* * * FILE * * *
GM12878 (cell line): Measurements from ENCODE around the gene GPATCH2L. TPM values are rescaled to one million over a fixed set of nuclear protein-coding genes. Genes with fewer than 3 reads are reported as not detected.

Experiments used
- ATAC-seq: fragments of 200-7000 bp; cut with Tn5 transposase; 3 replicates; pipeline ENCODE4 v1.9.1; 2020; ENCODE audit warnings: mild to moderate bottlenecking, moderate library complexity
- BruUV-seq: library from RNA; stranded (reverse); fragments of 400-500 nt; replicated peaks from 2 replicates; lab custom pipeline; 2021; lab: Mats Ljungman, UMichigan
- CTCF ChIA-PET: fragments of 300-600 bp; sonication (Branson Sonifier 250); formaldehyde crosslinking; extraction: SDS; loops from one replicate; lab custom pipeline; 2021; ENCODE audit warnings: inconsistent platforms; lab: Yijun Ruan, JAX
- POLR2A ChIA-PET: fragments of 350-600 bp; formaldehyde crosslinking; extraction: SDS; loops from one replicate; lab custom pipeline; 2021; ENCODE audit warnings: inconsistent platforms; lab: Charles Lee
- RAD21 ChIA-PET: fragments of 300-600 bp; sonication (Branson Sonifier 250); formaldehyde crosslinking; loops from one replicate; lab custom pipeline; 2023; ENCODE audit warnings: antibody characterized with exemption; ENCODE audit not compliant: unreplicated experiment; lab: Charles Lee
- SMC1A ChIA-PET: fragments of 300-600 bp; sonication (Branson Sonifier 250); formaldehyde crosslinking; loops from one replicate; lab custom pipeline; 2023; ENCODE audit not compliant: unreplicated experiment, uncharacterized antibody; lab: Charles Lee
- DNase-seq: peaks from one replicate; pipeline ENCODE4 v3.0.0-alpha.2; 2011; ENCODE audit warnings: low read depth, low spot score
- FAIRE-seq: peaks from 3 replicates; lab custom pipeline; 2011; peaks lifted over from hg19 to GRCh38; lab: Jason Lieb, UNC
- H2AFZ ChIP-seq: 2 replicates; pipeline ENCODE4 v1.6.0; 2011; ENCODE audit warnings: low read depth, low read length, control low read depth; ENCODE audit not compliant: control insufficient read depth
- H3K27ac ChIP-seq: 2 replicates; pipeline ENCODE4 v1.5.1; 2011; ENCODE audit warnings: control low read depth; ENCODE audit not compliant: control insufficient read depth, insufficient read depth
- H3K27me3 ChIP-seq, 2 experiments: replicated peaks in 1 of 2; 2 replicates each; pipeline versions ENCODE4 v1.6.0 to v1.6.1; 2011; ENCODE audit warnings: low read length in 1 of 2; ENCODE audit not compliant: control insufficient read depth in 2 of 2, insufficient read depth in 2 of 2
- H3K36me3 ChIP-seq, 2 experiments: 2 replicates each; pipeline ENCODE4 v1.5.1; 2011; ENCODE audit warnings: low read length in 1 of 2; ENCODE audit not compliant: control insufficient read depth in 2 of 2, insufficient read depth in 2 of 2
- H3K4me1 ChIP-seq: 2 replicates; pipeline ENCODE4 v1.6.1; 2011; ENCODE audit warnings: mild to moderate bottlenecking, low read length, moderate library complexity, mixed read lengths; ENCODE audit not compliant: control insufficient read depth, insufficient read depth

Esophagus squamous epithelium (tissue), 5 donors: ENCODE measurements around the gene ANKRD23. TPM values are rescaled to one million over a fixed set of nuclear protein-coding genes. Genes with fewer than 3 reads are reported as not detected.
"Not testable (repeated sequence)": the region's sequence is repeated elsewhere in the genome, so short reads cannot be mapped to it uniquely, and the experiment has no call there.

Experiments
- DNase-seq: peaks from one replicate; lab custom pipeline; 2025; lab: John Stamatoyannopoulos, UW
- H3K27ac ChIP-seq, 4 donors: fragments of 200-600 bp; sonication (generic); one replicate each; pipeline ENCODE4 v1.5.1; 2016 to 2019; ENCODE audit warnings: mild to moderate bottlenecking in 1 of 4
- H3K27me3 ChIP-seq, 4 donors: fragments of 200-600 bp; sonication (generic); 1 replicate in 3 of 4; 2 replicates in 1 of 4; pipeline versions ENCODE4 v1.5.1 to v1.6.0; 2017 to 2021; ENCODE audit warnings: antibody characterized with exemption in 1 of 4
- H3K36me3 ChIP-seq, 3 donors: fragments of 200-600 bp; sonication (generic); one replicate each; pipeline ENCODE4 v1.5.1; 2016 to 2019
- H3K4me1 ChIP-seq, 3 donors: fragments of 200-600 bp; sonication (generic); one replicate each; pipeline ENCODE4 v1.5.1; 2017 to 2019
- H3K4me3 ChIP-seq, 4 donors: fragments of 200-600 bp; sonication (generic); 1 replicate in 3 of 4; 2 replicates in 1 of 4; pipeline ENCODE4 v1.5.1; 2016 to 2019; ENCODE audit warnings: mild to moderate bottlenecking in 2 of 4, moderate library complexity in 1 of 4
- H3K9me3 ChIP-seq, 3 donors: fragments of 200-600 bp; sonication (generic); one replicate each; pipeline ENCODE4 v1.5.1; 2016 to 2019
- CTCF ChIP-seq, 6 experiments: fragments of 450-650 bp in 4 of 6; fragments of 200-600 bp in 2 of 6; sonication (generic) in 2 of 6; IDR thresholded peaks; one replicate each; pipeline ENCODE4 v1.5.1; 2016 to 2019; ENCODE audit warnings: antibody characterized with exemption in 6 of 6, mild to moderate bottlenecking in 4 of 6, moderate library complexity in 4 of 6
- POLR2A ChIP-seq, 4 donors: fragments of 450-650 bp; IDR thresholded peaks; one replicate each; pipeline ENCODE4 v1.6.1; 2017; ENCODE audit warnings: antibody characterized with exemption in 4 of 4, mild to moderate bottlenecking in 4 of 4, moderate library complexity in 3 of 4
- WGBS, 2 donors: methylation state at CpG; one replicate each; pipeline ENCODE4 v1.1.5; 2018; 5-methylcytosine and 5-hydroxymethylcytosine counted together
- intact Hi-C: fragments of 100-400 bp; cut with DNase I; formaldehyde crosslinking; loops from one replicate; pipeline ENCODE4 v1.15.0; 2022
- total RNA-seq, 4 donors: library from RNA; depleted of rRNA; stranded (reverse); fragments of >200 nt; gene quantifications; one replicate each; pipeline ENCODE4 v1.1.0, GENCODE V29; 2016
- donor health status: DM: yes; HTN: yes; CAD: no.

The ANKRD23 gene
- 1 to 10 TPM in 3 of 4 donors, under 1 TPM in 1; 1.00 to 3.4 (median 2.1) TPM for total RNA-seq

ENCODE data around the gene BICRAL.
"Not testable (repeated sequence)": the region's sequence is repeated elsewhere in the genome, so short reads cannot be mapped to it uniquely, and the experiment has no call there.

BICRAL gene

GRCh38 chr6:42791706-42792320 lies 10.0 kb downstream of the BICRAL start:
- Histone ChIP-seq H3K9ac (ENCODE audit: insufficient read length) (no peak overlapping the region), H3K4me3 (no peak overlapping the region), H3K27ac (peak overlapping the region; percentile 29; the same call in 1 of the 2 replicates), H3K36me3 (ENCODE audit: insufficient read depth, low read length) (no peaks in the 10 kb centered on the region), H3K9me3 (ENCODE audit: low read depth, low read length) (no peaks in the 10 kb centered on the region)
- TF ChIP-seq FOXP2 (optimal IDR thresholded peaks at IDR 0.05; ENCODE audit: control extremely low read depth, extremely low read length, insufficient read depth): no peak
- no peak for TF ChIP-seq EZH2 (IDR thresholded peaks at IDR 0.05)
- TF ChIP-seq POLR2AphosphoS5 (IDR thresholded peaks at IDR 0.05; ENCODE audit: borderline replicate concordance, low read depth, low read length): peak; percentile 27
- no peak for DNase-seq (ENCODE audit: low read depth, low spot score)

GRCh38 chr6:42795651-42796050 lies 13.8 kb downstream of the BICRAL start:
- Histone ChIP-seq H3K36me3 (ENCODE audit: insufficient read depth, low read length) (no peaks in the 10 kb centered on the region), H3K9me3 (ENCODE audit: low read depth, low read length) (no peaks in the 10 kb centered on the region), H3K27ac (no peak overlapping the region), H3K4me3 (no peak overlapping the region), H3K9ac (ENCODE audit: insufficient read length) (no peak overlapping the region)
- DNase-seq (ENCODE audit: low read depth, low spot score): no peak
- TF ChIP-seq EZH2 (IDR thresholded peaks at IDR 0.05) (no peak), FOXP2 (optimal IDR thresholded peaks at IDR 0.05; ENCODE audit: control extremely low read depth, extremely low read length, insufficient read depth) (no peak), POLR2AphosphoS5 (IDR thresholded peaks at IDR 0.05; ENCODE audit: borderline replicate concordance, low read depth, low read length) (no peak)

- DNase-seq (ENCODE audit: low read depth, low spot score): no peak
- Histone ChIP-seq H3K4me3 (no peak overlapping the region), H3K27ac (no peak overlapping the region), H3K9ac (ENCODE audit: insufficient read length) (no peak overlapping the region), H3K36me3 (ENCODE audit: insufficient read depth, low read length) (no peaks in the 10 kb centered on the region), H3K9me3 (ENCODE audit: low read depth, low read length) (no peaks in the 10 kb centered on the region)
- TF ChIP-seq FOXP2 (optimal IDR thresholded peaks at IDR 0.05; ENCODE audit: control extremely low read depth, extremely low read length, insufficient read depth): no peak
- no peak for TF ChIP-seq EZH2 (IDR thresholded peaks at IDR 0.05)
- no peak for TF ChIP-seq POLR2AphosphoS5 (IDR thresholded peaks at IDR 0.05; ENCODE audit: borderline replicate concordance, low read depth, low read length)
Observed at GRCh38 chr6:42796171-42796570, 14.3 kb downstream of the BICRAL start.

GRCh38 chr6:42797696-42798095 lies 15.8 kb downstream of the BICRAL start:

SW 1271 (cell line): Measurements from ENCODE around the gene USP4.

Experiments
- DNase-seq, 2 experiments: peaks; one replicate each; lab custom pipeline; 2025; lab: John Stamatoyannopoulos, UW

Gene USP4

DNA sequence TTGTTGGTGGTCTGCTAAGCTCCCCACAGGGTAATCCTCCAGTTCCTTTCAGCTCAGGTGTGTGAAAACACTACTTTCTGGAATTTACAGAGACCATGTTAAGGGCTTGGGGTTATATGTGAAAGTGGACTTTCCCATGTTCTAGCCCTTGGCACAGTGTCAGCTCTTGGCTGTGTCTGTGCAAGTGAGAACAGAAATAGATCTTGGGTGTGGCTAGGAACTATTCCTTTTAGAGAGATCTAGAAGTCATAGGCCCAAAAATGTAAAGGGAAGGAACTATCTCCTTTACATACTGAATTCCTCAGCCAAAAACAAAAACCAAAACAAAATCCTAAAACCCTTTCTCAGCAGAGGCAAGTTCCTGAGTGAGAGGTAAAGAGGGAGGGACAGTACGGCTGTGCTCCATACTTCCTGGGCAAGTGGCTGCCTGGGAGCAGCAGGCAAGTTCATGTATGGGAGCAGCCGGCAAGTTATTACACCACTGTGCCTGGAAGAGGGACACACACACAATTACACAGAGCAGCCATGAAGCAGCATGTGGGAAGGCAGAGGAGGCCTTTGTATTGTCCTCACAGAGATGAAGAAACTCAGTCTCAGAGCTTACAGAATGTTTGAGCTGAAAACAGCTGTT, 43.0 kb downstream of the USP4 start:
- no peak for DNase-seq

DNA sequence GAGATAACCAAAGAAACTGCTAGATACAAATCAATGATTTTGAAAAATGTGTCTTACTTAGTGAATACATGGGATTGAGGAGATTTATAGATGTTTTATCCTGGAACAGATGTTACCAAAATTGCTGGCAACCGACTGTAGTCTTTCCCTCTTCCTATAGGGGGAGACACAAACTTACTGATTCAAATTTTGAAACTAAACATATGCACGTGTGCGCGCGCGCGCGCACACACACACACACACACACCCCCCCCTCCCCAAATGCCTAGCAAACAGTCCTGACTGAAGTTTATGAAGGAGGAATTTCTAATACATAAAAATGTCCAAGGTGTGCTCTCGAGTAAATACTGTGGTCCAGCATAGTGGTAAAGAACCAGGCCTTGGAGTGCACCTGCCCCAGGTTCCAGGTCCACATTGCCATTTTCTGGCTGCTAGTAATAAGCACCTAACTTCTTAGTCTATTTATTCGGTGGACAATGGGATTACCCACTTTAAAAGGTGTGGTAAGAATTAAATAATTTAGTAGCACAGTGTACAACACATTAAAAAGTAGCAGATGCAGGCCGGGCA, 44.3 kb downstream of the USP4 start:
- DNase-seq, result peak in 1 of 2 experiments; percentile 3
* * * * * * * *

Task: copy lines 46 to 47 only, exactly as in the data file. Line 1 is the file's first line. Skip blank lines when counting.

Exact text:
- TF ChIP-seq EZH2 (IDR thresholded peaks at IDR 0.05) (no peak), FOXP2 (optimal IDR thresholded peaks at IDR 0.05; ENCODE audit: control extremely low read depth, extremely low read length, insufficient read depth) (no peak), POLR2AphosphoS5 (IDR thresholded peaks at IDR 0.05; ENCODE audit: borderline replicate concordance, low read depth, low read length) (no peak)

- DNase-seq (ENCODE audit: low read depth, low spot score): no peak